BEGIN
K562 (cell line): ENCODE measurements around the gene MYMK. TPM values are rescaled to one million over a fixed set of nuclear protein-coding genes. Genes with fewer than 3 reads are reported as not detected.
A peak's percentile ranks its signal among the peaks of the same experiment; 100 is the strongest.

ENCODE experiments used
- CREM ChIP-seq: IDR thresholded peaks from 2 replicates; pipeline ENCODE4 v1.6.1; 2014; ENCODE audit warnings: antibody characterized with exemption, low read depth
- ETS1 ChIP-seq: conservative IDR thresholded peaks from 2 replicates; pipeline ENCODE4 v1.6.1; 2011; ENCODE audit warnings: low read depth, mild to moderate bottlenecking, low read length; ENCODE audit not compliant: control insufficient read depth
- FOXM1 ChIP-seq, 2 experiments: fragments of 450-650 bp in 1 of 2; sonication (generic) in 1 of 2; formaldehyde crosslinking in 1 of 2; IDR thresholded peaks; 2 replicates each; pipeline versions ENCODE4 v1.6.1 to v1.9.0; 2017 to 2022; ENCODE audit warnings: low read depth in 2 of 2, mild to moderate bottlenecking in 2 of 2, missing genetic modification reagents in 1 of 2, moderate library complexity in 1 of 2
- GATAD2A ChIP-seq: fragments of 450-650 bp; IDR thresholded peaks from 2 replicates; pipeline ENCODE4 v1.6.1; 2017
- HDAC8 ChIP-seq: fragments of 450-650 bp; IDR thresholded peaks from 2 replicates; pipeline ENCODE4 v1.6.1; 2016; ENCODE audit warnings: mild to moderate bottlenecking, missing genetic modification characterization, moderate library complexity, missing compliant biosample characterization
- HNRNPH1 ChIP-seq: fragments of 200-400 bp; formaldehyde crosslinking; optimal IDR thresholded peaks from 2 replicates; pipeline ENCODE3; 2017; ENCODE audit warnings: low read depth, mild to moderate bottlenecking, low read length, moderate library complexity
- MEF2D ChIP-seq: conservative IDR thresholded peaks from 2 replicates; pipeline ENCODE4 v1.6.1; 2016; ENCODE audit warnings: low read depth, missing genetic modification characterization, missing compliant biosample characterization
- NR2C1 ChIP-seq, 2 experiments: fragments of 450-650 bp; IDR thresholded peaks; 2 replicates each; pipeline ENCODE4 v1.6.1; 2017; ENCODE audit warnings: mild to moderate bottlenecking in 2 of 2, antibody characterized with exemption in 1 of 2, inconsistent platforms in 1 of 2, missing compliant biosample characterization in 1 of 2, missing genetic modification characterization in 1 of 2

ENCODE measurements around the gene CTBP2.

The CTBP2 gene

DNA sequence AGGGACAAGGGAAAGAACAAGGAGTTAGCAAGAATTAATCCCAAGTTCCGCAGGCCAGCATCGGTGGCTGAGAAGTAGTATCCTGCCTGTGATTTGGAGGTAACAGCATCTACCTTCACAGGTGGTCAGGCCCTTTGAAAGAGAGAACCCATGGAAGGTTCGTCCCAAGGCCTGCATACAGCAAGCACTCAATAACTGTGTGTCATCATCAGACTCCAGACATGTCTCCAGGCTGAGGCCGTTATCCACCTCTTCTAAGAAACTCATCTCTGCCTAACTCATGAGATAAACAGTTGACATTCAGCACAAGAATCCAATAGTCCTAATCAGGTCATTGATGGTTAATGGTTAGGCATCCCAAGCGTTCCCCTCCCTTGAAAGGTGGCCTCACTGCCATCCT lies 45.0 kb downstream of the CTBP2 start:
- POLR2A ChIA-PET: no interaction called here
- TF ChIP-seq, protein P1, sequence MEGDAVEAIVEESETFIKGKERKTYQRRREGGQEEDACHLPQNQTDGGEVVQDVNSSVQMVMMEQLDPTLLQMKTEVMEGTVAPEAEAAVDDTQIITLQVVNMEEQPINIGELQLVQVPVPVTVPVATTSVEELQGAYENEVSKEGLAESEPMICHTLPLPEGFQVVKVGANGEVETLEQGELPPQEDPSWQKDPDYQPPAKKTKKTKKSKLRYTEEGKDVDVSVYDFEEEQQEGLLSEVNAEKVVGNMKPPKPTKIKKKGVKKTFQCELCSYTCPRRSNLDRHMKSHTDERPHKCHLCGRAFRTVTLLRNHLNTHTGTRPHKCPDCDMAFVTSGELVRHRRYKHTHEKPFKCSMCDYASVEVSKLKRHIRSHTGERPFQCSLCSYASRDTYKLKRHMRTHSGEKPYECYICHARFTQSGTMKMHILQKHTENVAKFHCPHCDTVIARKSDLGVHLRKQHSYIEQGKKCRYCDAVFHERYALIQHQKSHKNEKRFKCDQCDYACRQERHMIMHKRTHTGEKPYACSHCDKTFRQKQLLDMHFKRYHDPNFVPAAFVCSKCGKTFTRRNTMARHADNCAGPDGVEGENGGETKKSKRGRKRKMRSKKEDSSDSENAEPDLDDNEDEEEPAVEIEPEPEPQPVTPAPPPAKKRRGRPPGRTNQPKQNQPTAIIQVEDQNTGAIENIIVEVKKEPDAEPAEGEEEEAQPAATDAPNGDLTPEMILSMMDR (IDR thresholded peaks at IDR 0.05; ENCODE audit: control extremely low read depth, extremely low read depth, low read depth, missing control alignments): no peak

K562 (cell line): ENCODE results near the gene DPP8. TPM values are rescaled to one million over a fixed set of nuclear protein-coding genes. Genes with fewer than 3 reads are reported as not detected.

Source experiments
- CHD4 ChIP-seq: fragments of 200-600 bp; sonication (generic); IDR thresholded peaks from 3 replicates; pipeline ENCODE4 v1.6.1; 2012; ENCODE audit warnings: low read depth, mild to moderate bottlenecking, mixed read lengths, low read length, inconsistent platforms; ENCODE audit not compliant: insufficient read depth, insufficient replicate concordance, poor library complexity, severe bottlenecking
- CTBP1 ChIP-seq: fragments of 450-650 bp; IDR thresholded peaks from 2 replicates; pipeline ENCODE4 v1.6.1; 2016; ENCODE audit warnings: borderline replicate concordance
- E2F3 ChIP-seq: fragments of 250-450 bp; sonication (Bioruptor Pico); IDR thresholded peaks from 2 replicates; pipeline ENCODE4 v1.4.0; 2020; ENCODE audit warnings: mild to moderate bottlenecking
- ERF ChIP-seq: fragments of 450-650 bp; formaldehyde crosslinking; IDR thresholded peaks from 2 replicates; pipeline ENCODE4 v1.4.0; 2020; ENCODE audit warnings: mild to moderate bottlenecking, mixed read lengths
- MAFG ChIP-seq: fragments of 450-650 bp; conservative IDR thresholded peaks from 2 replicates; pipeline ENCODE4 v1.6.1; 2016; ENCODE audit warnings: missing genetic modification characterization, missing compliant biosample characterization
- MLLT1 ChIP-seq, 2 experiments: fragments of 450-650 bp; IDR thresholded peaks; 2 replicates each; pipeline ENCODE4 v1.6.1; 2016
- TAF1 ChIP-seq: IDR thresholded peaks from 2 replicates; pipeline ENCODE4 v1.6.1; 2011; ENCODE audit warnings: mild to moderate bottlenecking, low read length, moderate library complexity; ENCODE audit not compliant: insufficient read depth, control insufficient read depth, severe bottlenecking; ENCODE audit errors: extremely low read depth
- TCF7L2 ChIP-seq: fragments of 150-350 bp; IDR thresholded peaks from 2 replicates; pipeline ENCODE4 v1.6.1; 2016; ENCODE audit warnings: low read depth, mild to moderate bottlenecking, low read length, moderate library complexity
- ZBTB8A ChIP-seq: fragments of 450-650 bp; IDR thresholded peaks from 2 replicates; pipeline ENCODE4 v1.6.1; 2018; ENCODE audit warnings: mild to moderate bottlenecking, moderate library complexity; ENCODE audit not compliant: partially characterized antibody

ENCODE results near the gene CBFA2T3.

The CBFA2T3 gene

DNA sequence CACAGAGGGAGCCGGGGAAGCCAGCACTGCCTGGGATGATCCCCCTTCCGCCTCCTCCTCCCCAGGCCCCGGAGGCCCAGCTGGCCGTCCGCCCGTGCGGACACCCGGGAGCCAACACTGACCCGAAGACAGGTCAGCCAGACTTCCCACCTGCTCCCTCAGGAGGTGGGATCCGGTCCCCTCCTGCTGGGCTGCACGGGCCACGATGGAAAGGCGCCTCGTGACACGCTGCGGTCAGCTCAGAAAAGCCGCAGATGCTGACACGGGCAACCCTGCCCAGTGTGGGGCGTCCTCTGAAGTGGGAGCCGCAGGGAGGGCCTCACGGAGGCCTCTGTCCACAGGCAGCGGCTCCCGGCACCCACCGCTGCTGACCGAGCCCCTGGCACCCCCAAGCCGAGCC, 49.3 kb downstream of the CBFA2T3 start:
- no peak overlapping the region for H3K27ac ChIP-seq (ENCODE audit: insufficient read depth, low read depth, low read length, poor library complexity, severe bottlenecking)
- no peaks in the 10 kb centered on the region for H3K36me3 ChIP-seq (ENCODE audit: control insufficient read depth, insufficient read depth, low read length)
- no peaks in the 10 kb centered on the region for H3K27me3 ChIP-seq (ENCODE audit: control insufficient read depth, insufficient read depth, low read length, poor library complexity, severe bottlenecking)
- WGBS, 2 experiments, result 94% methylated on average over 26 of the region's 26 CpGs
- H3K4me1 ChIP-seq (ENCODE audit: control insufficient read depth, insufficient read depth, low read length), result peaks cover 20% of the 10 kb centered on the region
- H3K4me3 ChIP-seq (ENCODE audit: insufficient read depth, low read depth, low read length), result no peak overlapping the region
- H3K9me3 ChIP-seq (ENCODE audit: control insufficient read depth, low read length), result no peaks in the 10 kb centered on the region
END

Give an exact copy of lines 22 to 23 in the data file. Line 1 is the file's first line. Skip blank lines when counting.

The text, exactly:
- ERF ChIP-seq: fragments of 450-650 bp; formaldehyde crosslinking; IDR thresholded peaks from 2 replicates; pipeline ENCODE4 v1.4.0; 2020; ENCODE audit warnings: mild to moderate bottlenecking, mixed read lengths
- MAFG ChIP-seq: fragments of 450-650 bp; conservative IDR thresholded peaks from 2 replicates; pipeline ENCODE4 v1.6.1; 2016; ENCODE audit warnings: missing genetic modification characterization, missing compliant biosample characterization